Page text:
To achieve the ambitious science goals of future Mars missions, the accompanying rovers must be highly capable and autonomous. They must be able to navigate, especially between sites, with minimal human intervention. They must be able to detect anomalies and deal with them effectively. They must be able to manage their limited resources, including power and computation, and use them in an efficient manner. Finally, they must integrate all these capabilities into a working, reliable system.
Our project, a part of the NASA Intelligent Robotics Program, is focused on the area of autonomous navigation. We are integrating previously developed local obstacle avoidance and global path planning algorithms and adapting them to a Mars-relevant rover in order to demonstrate reliable long-distance navigation (100-200 meters without the need for human intervention) in Mars-like terrain.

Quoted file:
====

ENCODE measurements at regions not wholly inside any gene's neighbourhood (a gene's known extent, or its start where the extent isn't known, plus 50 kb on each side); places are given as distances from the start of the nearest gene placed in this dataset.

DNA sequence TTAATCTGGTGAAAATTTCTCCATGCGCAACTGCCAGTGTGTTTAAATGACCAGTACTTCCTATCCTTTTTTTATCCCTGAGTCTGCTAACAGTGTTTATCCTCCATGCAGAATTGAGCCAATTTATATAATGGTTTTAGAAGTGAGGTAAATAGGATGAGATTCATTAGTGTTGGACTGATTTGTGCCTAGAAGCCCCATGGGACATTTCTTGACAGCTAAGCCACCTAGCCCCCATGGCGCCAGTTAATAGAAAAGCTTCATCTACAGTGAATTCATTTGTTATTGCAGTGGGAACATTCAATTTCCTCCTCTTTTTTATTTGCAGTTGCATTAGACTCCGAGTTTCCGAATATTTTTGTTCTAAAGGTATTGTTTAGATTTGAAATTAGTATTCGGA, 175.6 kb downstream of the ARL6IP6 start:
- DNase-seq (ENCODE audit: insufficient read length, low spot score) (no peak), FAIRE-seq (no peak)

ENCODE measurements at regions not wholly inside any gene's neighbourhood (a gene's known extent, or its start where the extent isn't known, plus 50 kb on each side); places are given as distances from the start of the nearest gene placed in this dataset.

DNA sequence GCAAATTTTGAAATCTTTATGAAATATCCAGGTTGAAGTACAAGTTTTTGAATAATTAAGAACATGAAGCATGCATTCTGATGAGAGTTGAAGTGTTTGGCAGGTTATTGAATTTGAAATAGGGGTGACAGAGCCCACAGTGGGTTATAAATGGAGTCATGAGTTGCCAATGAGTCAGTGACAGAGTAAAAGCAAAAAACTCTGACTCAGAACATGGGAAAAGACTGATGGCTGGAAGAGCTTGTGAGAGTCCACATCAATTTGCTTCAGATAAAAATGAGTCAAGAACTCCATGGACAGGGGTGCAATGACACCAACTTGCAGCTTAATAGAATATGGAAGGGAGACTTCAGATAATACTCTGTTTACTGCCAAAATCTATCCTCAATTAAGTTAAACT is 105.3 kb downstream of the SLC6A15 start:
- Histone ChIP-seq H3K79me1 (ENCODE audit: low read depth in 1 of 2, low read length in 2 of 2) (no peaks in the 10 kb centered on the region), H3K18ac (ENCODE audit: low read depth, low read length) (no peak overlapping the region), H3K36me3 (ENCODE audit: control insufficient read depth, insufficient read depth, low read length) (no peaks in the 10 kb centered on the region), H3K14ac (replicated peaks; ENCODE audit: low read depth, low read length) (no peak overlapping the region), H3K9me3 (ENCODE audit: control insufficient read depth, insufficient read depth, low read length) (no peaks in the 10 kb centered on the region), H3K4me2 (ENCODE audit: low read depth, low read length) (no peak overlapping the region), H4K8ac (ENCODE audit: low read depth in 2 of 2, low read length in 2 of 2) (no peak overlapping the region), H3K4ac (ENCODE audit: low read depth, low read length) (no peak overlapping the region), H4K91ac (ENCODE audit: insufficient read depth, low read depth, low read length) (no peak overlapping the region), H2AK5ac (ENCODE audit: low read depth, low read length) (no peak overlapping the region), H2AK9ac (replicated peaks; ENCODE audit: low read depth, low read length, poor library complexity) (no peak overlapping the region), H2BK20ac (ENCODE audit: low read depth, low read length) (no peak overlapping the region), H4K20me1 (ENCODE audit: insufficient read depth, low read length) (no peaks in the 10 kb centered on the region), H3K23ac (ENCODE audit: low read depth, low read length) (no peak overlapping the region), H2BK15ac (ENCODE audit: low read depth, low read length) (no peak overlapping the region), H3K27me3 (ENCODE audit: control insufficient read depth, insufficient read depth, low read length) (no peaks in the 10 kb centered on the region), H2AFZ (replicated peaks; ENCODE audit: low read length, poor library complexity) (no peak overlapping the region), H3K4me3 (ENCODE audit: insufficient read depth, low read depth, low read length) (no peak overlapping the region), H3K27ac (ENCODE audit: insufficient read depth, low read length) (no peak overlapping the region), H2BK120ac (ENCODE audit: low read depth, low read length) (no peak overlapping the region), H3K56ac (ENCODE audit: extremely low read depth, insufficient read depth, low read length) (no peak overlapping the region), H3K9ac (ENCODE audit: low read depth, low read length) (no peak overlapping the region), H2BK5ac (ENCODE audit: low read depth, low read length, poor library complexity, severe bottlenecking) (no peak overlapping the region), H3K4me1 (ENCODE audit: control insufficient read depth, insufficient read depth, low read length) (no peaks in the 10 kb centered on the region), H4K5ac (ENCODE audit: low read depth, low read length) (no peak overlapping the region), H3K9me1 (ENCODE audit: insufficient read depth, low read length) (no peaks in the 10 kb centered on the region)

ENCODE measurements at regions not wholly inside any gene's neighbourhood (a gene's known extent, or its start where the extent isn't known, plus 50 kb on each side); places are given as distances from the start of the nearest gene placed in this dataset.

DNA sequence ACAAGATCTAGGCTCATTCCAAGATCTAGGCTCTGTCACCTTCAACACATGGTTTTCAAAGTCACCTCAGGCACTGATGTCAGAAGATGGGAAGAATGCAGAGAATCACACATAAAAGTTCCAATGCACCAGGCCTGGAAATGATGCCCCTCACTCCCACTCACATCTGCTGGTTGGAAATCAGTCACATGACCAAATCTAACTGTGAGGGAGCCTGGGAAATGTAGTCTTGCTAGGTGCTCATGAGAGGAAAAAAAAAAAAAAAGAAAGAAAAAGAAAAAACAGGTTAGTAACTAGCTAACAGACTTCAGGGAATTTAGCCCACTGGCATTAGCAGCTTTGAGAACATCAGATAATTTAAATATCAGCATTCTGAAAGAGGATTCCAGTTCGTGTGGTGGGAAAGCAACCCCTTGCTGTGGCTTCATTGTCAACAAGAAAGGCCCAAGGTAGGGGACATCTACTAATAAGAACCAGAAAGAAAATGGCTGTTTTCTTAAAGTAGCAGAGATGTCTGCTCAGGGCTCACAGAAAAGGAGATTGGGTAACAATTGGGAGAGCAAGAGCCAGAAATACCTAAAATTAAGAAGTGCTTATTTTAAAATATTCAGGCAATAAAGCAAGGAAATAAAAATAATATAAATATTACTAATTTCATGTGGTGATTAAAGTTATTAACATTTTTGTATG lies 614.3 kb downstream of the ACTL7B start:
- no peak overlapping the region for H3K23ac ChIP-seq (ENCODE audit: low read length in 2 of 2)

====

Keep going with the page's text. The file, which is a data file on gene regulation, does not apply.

The Mars Autonomy program will demonstrate navigation on a vehicle of the scale identical to that of the FIDO rover that is baselined for a flight mission in 2005. Using a stereo vision algorithm developed at JPL, we will demonstrate collision avoidance and route planning in Mars-like terrain. Future issues involve long range route planning in the presence of position uncertainty, efficient search and exploration, rover localization with computer vision, and effective human-robot interfaces.